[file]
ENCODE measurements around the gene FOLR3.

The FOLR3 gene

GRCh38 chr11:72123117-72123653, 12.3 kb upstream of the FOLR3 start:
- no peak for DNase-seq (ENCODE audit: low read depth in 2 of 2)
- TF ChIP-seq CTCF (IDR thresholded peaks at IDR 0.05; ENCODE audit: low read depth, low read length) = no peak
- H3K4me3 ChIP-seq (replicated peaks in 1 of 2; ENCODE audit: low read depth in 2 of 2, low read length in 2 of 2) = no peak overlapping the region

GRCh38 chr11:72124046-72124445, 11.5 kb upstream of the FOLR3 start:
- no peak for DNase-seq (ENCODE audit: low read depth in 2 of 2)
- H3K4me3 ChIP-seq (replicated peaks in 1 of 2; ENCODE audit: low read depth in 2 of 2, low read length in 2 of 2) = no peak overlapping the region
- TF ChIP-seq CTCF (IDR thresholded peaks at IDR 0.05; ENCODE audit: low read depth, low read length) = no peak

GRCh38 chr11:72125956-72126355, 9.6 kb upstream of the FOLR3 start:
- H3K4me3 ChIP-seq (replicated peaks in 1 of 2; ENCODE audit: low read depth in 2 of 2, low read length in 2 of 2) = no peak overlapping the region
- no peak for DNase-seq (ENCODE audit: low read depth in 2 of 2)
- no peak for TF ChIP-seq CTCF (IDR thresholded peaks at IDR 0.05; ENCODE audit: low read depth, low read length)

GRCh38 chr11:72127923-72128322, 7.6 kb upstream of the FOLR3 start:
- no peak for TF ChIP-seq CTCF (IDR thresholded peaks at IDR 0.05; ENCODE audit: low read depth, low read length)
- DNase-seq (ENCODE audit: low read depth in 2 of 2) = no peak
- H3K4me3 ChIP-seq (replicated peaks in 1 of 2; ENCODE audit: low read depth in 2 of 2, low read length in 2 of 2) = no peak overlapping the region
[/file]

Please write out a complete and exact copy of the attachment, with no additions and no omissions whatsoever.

ENCODE measurements around the gene FOLR3.

The FOLR3 gene

GRCh38 chr11:72123117-72123653, 12.3 kb upstream of the FOLR3 start:
- no peak for DNase-seq (ENCODE audit: low read depth in 2 of 2)
- TF ChIP-seq CTCF (IDR thresholded peaks at IDR 0.05; ENCODE audit: low read depth, low read length) = no peak
- H3K4me3 ChIP-seq (replicated peaks in 1 of 2; ENCODE audit: low read depth in 2 of 2, low read length in 2 of 2) = no peak overlapping the region

GRCh38 chr11:72124046-72124445, 11.5 kb upstream of the FOLR3 start:
- no peak for DNase-seq (ENCODE audit: low read depth in 2 of 2)
- H3K4me3 ChIP-seq (replicated peaks in 1 of 2; ENCODE audit: low read depth in 2 of 2, low read length in 2 of 2) = no peak overlapping the region
- TF ChIP-seq CTCF (IDR thresholded peaks at IDR 0.05; ENCODE audit: low read depth, low read length) = no peak

GRCh38 chr11:72125956-72126355, 9.6 kb upstream of the FOLR3 start:
- H3K4me3 ChIP-seq (replicated peaks in 1 of 2; ENCODE audit: low read depth in 2 of 2, low read length in 2 of 2) = no peak overlapping the region
- no peak for DNase-seq (ENCODE audit: low read depth in 2 of 2)
- no peak for TF ChIP-seq CTCF (IDR thresholded peaks at IDR 0.05; ENCODE audit: low read depth, low read length)

GRCh38 chr11:72127923-72128322, 7.6 kb upstream of the FOLR3 start:
- no peak for TF ChIP-seq CTCF (IDR thresholded peaks at IDR 0.05; ENCODE audit: low read depth, low read length)
- DNase-seq (ENCODE audit: low read depth in 2 of 2) = no peak
- H3K4me3 ChIP-seq (replicated peaks in 1 of 2; ENCODE audit: low read depth in 2 of 2, low read length in 2 of 2) = no peak overlapping the region